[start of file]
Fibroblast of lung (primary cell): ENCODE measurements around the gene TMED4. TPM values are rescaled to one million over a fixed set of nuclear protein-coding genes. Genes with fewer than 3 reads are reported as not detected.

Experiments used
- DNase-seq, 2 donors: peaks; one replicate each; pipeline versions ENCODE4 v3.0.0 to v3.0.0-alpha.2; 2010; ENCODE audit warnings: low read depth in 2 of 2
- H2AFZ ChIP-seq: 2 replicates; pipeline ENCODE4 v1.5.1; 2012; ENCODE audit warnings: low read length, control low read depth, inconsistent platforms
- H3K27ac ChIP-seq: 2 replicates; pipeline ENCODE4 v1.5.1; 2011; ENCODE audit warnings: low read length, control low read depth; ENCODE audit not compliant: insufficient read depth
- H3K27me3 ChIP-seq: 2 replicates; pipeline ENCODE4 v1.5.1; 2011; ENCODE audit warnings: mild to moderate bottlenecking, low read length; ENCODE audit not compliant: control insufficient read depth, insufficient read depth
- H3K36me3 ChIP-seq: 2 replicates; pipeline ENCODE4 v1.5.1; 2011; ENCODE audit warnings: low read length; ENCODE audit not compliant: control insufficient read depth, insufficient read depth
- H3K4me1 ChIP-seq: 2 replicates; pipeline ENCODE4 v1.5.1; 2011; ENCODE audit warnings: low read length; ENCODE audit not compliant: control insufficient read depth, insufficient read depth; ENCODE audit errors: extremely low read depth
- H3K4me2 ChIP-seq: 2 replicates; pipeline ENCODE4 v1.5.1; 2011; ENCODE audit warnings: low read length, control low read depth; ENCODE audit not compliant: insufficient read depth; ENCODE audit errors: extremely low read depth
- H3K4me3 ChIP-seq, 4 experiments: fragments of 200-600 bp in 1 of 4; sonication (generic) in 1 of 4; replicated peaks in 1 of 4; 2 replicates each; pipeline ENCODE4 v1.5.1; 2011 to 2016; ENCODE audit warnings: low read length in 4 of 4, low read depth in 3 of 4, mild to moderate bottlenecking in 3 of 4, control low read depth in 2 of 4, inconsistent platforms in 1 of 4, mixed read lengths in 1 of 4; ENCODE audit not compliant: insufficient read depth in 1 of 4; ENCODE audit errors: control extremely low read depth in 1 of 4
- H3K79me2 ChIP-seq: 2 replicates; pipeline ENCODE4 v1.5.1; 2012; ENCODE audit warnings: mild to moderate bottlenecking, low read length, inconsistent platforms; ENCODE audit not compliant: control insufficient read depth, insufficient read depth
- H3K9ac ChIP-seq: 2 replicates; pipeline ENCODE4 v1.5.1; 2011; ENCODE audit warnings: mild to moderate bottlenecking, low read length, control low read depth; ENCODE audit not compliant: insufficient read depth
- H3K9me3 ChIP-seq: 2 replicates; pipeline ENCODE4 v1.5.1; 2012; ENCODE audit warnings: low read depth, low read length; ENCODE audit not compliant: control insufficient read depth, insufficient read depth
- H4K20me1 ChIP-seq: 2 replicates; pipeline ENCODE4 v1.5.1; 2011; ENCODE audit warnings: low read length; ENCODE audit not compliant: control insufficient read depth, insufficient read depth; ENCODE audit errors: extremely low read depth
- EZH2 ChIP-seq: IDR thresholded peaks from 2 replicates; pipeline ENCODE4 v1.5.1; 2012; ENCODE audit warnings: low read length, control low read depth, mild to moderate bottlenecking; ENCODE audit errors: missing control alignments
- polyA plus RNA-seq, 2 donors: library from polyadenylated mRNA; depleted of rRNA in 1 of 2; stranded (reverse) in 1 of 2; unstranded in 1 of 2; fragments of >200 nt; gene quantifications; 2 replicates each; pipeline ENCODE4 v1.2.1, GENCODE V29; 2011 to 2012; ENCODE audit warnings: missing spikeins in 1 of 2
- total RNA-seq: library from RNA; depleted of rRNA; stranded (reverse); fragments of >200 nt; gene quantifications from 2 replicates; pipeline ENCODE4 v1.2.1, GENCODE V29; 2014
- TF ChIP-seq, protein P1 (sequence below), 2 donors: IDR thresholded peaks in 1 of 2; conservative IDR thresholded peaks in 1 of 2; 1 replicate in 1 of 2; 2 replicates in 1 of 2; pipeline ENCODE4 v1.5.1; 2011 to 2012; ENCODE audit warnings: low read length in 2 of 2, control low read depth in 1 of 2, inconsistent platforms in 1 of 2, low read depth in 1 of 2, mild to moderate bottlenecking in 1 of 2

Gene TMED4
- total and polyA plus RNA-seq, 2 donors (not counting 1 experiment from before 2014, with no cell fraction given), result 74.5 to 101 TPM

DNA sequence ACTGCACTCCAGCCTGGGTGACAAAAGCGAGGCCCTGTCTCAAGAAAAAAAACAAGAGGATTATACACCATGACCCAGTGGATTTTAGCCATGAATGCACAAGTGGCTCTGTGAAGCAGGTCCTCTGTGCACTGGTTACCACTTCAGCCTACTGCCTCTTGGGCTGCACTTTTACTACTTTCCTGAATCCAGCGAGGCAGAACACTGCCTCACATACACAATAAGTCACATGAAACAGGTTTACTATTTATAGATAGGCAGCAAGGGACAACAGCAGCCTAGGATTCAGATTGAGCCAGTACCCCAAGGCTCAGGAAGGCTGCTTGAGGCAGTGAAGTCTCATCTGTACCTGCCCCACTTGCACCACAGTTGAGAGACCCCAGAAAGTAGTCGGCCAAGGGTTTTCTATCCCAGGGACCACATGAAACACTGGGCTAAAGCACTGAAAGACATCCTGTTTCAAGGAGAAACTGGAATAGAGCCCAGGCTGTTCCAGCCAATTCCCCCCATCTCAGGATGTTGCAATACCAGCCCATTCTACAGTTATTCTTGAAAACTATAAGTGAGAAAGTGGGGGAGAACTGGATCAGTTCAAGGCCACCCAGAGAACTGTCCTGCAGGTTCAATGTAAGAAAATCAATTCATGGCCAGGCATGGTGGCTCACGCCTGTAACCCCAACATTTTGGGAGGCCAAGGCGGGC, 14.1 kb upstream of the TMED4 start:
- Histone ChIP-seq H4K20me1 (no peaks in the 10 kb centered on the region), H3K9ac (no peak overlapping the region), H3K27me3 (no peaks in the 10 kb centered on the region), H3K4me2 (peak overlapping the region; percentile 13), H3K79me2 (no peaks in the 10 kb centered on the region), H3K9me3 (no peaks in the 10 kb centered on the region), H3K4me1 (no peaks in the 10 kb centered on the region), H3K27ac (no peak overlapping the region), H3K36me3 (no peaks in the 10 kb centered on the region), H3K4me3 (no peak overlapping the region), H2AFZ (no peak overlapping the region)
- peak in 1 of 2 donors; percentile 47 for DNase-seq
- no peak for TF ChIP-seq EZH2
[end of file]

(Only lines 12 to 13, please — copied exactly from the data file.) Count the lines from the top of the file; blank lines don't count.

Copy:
- H3K9ac ChIP-seq: 2 replicates; pipeline ENCODE4 v1.5.1; 2011; ENCODE audit warnings: mild to moderate bottlenecking, low read length, control low read depth; ENCODE audit not compliant: insufficient read depth
- H3K9me3 ChIP-seq: 2 replicates; pipeline ENCODE4 v1.5.1; 2012; ENCODE audit warnings: low read depth, low read length; ENCODE audit not compliant: control insufficient read depth, insufficient read depth